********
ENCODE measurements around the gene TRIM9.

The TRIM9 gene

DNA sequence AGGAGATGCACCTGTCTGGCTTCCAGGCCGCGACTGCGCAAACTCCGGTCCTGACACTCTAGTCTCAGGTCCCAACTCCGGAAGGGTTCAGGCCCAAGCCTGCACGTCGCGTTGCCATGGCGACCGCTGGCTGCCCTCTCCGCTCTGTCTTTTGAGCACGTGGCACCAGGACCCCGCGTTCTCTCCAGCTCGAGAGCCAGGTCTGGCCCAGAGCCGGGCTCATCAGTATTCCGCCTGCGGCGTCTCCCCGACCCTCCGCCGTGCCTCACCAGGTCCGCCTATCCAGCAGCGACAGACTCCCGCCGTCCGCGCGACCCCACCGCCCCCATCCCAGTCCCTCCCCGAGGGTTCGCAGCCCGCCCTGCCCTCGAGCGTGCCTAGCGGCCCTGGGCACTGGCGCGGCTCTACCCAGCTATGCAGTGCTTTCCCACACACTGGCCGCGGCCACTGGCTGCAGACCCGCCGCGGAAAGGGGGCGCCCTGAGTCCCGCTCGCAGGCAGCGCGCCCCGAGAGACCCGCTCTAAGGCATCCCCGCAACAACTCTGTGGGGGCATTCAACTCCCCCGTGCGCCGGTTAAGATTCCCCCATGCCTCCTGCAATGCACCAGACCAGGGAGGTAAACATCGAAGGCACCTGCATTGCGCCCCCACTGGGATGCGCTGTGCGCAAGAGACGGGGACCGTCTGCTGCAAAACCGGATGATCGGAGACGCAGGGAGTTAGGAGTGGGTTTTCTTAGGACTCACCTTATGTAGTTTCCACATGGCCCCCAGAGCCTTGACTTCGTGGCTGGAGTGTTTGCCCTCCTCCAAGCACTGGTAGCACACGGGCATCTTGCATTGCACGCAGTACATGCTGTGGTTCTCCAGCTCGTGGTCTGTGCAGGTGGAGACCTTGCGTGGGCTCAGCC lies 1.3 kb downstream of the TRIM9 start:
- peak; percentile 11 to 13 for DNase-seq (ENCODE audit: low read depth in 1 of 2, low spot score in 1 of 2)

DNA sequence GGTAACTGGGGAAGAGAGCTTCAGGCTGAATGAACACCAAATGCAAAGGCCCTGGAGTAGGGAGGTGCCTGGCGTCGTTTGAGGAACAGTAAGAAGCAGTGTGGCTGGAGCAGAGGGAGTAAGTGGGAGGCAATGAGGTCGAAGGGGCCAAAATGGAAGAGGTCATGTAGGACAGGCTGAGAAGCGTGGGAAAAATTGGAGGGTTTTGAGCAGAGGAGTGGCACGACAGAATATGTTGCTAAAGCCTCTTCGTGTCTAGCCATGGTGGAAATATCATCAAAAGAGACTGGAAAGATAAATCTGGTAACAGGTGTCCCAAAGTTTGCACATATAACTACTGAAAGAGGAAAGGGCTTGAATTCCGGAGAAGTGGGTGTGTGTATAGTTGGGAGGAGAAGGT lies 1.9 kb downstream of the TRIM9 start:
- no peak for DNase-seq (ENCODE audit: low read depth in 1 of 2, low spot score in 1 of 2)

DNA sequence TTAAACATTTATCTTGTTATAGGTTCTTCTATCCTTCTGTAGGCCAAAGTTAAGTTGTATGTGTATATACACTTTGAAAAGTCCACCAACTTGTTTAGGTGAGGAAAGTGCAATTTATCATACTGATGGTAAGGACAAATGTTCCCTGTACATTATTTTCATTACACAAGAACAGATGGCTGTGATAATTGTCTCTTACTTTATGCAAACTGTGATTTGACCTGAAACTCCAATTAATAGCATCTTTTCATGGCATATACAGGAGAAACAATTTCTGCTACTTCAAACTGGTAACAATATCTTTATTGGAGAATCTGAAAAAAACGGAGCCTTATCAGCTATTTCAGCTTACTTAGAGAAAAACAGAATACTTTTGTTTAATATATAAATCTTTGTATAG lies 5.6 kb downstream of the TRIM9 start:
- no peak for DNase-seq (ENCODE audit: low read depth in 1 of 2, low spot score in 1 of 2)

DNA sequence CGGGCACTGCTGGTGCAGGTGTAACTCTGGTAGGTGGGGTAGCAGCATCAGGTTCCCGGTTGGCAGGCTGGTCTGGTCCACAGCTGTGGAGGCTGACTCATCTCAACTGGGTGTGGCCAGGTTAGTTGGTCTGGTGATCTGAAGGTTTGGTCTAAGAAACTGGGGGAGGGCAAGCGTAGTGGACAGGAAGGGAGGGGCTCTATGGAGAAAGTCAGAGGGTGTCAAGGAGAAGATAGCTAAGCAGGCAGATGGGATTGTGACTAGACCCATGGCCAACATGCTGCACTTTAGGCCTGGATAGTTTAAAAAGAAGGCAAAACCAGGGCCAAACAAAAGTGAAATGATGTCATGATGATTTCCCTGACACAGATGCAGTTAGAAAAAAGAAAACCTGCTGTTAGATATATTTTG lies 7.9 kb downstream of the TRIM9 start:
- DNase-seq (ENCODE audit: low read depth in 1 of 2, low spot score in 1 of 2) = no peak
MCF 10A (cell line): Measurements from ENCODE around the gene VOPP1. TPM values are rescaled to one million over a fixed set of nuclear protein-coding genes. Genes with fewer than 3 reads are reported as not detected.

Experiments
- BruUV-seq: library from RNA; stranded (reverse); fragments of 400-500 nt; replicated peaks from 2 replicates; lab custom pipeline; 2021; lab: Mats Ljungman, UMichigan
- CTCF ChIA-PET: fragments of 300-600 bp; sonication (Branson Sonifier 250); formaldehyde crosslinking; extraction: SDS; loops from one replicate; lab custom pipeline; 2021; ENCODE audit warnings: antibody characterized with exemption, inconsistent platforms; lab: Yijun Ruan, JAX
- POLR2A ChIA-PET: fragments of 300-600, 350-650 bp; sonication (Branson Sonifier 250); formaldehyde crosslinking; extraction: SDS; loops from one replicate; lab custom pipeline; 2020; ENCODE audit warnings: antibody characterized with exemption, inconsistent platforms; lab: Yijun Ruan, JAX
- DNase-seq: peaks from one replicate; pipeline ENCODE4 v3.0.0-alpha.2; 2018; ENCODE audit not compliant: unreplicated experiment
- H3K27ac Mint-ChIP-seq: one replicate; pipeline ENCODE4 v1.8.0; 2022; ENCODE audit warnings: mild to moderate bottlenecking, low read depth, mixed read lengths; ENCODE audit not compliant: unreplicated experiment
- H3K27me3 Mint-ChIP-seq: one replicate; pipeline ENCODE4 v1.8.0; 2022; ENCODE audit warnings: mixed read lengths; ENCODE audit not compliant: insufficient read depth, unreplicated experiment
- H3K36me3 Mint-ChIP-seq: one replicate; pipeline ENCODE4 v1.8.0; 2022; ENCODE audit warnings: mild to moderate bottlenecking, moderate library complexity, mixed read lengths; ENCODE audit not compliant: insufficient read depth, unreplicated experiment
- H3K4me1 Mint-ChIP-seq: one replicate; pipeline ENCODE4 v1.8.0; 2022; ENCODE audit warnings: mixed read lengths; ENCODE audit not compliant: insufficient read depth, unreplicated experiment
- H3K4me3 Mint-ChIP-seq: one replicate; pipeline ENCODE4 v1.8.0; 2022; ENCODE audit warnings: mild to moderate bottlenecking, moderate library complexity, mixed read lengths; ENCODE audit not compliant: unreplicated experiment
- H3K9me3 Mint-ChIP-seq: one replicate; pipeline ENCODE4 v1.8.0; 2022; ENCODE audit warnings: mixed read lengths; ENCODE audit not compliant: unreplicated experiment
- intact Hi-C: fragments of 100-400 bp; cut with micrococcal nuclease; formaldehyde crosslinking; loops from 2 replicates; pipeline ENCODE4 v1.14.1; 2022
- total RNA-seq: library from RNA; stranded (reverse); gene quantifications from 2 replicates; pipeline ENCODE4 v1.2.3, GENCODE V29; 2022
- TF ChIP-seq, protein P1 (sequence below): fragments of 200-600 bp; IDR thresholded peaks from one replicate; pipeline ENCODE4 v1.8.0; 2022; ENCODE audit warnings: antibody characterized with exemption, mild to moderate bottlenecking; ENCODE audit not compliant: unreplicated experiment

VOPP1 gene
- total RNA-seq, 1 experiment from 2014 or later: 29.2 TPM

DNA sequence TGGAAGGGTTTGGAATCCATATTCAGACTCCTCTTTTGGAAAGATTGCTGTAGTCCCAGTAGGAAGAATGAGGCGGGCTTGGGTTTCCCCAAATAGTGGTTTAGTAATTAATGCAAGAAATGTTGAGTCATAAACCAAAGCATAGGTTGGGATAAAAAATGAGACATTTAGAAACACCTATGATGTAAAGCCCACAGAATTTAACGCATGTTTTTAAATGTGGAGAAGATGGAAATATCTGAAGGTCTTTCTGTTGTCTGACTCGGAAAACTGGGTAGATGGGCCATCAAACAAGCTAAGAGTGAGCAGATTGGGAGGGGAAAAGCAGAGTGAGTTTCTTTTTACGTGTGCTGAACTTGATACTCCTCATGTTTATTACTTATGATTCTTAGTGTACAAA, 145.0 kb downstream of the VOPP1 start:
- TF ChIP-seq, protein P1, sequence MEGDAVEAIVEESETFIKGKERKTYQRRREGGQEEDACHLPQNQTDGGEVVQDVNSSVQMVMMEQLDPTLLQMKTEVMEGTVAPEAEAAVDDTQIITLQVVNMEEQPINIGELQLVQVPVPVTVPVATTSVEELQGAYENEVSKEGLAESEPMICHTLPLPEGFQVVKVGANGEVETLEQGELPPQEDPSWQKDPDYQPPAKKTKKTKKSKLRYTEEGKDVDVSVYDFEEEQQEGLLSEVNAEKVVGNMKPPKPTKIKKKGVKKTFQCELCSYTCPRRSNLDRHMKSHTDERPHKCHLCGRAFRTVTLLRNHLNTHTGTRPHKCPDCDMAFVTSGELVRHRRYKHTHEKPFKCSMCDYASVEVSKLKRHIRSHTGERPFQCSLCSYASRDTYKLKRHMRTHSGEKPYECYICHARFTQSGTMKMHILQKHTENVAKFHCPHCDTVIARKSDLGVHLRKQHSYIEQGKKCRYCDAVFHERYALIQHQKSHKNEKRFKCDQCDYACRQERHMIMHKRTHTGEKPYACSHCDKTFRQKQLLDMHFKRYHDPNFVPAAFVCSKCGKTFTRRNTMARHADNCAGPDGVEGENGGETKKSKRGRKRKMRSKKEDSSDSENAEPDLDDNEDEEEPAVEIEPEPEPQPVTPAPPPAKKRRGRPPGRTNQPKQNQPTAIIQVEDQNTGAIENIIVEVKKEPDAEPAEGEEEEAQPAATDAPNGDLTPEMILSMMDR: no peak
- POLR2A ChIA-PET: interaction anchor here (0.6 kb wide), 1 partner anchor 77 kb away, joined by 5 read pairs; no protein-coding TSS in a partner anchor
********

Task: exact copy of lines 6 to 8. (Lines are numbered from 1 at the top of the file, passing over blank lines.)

- no peak for DNase-seq (ENCODE audit: low read depth in 1 of 2, low spot score in 1 of 2)

DNA sequence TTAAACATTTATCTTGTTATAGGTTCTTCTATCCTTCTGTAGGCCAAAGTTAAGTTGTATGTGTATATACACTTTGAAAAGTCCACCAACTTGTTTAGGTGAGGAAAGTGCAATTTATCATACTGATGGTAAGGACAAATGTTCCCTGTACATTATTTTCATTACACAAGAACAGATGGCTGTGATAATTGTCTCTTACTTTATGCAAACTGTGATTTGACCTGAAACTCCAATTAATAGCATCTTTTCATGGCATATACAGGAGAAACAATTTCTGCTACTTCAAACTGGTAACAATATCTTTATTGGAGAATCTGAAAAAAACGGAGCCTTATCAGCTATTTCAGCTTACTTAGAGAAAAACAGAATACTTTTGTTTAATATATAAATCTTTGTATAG lies 5.6 kb downstream of the TRIM9 start:
- no peak for DNase-seq (ENCODE audit: low read depth in 1 of 2, low spot score in 1 of 2)